People are loyal to culture, not strategy
Of all the clichés that pepper the managerial lexicon, perhaps none rolls off the tongue more readily and regularly than Peter Drucker’s, “culture eats strategy for breakfast.” It seems that the authors of just about all the articles, blogs, etc., that consider culture and strategy together are honour bound to include this. It’s as if it would be disrespectful not to.
Yet despite its frequent usage, the saying is still powerful and useful. It alludes to the truism that whereas strategy formulation and planning are essentially straightforward processes or tasks that can be described, documented, and completed, executing strategies is something significantly much more complex. And perhaps the largest contributor to that complexity is culture, which is why we have placed it (along with Leadership) at the centre of our Agile and Adaptive Model for Strategy Execution.
Using a cultural assessment tool
A cultural assessment can provide early warning signs of cultural barriers to strategy execution.
Senior managers must have a starting point for change, a place where they have undertaken the required analysis to understand the current strengths and weakness of the culture. This will provide a gap analysis from where they are today to where they want to be in the future.
Cultural Change Agenda
To begin the process, we recommend developing a Cultural Change Agenda, delineating the current and desired states for dimensions such as leadership behaviour, information flows, decision-rights, etc.
This should be supported by an assessment of the strategic cultural dimensions (the current state). A powerful way to do this is through an online cultural assessment tool, which can be arranged according to the identified cultural dimensions and will reveal the areas where improvement is needed enterprise-wide or at departmental levels. Closing this cultural gap should then become a key initiative in fashioning a strategy-aligned culture.
Online cultural assessment
In recent years, a number of useful online cultural assessment tools have been developed. These have evolved significantly since the first generation of the 1990s, which simply enabled answers to questions, to be followed by manual analysis. Today’s generation makes use of advanced data analytics to show correlations, predict targeted improvements, etc.
Through such instruments, answers to a series of questions assess the cultural reality against the behaviours, etc., required to deliver the strategy. If a customer-centric strategy is being implemented, questions might include, “In my department, we regularly talk about emerging customer needs,” or “we are empowered to make the right decisions for customers without seeking approval.” For innovation, questions might be, “In my department, we regularly set aside time to brainstorm new ideas,” or “we are free to experiment with new solutions without fear of failure.”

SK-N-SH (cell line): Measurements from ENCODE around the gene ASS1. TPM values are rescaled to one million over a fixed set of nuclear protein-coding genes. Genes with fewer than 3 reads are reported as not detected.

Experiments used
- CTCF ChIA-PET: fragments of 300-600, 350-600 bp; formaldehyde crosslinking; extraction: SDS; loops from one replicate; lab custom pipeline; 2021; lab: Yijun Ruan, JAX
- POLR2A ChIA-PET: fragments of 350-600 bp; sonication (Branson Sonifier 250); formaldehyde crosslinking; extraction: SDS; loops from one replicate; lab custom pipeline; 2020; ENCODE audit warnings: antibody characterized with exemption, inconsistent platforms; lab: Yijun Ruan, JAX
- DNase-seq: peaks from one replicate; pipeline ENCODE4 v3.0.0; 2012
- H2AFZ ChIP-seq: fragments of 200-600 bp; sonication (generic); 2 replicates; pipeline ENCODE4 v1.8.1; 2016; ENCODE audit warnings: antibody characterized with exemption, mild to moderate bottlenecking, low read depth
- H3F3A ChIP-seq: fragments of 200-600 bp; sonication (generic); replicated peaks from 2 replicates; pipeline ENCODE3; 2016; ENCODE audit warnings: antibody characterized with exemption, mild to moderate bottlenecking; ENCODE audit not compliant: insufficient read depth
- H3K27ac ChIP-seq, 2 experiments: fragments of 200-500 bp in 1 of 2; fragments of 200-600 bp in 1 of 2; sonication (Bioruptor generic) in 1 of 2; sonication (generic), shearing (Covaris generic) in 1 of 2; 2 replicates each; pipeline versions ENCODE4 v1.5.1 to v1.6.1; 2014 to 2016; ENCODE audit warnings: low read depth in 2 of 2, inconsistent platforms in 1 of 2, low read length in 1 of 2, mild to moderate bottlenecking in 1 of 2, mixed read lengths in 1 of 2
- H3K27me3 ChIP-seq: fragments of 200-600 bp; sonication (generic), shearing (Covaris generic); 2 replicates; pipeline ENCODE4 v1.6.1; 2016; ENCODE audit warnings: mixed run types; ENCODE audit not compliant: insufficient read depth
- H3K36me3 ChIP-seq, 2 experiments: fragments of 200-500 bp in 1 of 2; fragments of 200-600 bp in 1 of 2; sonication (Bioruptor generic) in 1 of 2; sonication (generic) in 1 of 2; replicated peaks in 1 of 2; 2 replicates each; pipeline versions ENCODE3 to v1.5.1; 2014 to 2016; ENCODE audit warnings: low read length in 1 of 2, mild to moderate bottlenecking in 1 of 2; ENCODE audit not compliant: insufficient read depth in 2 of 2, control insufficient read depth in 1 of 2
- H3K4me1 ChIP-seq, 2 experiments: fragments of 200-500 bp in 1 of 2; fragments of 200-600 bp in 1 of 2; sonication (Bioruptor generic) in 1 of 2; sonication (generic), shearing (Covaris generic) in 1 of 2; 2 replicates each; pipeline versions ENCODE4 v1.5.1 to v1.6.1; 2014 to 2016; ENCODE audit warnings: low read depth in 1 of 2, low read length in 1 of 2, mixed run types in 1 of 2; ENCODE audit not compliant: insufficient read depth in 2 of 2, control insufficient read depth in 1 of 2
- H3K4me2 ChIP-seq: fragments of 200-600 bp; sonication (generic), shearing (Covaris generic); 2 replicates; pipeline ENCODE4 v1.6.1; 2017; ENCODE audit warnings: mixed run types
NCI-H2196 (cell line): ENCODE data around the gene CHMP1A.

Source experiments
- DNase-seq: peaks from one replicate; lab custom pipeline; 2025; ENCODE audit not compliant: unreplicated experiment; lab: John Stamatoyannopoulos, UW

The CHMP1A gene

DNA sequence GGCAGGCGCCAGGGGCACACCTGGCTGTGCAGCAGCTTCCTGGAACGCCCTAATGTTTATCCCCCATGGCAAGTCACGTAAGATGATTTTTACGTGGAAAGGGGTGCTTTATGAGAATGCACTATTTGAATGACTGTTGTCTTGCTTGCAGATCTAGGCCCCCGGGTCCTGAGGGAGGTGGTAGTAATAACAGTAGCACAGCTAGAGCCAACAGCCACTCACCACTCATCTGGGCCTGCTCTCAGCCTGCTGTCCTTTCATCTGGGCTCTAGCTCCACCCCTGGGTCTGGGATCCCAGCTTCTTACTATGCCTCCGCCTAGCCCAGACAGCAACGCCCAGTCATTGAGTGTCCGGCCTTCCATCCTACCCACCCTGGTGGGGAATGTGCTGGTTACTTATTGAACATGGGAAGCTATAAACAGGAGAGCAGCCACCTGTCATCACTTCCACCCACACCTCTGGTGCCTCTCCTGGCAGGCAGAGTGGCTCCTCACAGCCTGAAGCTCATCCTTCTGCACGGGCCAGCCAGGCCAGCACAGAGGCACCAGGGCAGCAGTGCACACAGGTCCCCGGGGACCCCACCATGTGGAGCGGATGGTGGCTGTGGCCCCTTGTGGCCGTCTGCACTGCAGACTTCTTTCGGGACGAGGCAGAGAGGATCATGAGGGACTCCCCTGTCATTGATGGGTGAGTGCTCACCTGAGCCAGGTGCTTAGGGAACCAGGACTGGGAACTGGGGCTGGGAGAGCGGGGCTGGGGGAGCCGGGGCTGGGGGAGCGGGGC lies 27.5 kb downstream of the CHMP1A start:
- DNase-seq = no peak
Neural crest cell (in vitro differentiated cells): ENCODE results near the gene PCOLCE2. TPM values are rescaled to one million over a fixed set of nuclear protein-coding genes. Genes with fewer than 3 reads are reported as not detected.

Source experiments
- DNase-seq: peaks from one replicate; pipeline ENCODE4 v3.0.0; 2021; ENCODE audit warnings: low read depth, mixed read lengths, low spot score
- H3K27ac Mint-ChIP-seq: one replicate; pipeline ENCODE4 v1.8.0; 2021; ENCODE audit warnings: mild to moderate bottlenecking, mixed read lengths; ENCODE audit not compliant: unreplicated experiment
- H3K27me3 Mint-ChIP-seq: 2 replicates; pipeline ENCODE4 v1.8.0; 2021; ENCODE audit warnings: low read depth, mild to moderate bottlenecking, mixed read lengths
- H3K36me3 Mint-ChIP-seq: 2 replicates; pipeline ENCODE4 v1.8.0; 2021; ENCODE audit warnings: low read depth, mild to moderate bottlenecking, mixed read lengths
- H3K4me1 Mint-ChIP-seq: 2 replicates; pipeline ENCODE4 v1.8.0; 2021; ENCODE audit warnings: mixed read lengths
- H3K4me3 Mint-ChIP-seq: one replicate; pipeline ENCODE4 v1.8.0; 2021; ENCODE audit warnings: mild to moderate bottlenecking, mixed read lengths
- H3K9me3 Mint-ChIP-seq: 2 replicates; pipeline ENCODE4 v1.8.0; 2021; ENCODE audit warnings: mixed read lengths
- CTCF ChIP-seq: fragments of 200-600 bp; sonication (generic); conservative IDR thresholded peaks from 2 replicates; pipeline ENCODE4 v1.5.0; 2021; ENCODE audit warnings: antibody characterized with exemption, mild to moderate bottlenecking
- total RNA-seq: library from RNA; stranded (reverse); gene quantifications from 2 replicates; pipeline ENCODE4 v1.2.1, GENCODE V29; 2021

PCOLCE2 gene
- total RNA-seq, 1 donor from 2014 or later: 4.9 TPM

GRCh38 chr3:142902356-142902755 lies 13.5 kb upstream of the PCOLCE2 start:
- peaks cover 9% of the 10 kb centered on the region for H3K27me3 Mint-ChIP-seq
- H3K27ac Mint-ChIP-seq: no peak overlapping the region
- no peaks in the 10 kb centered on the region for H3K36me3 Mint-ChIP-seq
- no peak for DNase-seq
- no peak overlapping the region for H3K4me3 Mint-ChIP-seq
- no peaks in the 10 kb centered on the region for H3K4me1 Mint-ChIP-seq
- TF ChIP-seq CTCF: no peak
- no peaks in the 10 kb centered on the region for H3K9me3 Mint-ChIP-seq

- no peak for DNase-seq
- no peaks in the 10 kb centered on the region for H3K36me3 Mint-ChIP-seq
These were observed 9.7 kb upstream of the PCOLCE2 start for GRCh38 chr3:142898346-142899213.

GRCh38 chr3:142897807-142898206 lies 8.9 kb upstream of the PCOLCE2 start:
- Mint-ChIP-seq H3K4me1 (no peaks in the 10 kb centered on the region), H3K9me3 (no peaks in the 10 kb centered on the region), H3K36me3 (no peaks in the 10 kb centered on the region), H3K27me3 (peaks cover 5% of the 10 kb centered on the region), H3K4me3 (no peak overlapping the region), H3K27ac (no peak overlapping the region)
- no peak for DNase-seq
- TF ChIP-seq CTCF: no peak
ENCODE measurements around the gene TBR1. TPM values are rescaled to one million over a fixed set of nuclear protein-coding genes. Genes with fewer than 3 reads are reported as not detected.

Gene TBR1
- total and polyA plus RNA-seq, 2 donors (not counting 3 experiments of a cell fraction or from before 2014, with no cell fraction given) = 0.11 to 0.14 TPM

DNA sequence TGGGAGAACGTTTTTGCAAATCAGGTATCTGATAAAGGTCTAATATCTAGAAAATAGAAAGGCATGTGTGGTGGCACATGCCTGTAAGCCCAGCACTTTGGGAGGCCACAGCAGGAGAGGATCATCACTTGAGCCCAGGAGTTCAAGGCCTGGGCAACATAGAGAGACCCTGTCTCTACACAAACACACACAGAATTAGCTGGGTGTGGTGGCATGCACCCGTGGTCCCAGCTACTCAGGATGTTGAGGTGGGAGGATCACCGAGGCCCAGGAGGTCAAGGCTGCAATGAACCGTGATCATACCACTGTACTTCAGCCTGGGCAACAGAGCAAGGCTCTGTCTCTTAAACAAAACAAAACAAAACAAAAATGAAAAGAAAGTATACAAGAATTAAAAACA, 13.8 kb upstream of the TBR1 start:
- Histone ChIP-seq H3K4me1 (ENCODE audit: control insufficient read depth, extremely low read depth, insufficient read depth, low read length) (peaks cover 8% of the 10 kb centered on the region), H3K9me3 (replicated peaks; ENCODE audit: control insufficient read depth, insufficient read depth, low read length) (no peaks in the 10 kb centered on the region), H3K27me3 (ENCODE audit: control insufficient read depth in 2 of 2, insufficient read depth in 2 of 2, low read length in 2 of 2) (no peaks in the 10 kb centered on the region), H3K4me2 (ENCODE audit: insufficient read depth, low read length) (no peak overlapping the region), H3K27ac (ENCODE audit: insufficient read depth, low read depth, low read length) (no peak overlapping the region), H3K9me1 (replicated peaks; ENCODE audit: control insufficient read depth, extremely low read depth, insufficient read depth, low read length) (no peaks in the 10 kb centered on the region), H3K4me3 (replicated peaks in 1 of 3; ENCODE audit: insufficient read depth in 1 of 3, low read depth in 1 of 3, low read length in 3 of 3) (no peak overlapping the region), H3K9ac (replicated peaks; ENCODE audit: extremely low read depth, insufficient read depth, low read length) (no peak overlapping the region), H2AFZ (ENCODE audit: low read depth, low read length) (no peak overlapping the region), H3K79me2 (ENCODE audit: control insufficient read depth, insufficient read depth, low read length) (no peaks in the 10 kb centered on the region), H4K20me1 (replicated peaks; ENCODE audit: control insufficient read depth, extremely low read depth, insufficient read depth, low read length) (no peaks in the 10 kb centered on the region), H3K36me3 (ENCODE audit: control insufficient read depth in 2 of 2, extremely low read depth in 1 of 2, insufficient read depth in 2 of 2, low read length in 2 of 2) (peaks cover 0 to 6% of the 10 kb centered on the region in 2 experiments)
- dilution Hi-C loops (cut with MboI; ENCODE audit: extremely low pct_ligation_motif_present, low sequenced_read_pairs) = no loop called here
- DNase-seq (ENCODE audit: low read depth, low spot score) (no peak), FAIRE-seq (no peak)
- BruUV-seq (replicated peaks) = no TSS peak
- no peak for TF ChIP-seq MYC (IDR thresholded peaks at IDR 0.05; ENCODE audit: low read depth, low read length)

A cultural assessment instrument can help identify dysfunctional behaviours and processes that are performance bottlenecks deep inside, and across the enterprise.
Culture surveys can provide particularly powerful insights when correlated with other data. A couple of years back, one of the authors was involved in shaping and managing a series of online surveys that for each of 16 departments looked at employee engagement and the satisfaction of internal customers. What was striking about the findings was that the ranking for employee engagement was almost identical for internal customer satisfaction. The top performer for both, and by some distance, was the same department.
What was striking about the findings was that the ranking for employee engagement was almost identical for internal customer satisfaction.
Interestingly, one department that had scored near or at the bottom of each ranking on two subsequent surveys improved significantly when the next survey was conducted (indeed moved into the top half of 16 departments). What was clear from the analysis was that there was a significant leadership issue.
Reshaping the management team and replacing it with one that was much more empowering and trusting led to a massive change in the culture and performance of the department (and without replacing any of the staff) and the corresponding employee engagement and internal customer satisfaction scores. Validation, if you will, that the more impactful way to improve the customer experience is to ensure a great employee experience – and this is extremely cultural.
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Extracted and abridged from Strategy Management in the Digital Age: How Dynamic Balanced Scorecards Transform Decision Making, Speed and Effectiveness, David Wiraeus and James Creelman (Foreword by Dr David Norton), Palgrave MacMillan, August 2018.